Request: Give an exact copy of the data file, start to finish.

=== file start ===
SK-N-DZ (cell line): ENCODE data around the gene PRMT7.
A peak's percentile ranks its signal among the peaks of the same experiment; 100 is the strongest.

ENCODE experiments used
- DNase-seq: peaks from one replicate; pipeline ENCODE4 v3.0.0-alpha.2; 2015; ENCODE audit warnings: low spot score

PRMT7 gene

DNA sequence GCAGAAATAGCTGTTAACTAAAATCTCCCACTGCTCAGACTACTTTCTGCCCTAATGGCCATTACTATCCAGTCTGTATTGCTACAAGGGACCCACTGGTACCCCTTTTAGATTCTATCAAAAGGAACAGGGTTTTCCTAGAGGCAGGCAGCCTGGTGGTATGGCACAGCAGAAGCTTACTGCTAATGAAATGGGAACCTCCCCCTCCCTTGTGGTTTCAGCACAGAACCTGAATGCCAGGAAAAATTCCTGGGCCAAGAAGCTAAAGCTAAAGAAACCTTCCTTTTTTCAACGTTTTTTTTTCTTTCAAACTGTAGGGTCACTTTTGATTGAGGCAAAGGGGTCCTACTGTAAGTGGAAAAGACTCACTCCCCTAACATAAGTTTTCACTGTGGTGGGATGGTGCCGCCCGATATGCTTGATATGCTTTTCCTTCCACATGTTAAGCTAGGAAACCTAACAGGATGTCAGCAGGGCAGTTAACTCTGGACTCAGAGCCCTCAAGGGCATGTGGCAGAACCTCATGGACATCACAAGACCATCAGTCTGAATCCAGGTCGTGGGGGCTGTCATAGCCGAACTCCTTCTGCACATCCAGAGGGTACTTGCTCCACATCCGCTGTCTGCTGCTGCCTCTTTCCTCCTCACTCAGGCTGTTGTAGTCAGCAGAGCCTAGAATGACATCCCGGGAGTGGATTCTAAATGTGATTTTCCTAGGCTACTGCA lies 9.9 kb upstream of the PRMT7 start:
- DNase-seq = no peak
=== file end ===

SK-N-DZ (cell line): ENCODE data around the gene PRMT7.
A peak's percentile ranks its signal among the peaks of the same experiment; 100 is the strongest.

ENCODE experiments used
- DNase-seq: peaks from one replicate; pipeline ENCODE4 v3.0.0-alpha.2; 2015; ENCODE audit warnings: low spot score

PRMT7 gene

DNA sequence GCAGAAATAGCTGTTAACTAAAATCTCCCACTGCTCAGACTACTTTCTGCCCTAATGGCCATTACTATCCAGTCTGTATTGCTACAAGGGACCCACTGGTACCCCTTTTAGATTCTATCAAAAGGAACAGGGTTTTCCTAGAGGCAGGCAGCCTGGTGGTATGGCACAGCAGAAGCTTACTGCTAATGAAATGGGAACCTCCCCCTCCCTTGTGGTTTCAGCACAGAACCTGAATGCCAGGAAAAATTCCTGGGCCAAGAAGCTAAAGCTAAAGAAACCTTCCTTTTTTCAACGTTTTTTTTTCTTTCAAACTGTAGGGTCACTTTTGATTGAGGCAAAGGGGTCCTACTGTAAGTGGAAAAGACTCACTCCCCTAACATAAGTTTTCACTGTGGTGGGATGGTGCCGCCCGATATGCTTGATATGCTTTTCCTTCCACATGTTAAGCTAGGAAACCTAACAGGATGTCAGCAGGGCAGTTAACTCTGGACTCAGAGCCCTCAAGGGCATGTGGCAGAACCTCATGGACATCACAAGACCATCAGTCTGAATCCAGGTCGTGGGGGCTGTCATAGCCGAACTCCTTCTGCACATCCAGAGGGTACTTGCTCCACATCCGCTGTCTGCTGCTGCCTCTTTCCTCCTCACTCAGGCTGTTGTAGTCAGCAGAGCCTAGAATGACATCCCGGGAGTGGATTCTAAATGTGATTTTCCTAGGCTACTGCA lies 9.9 kb upstream of the PRMT7 start:
- DNase-seq = no peak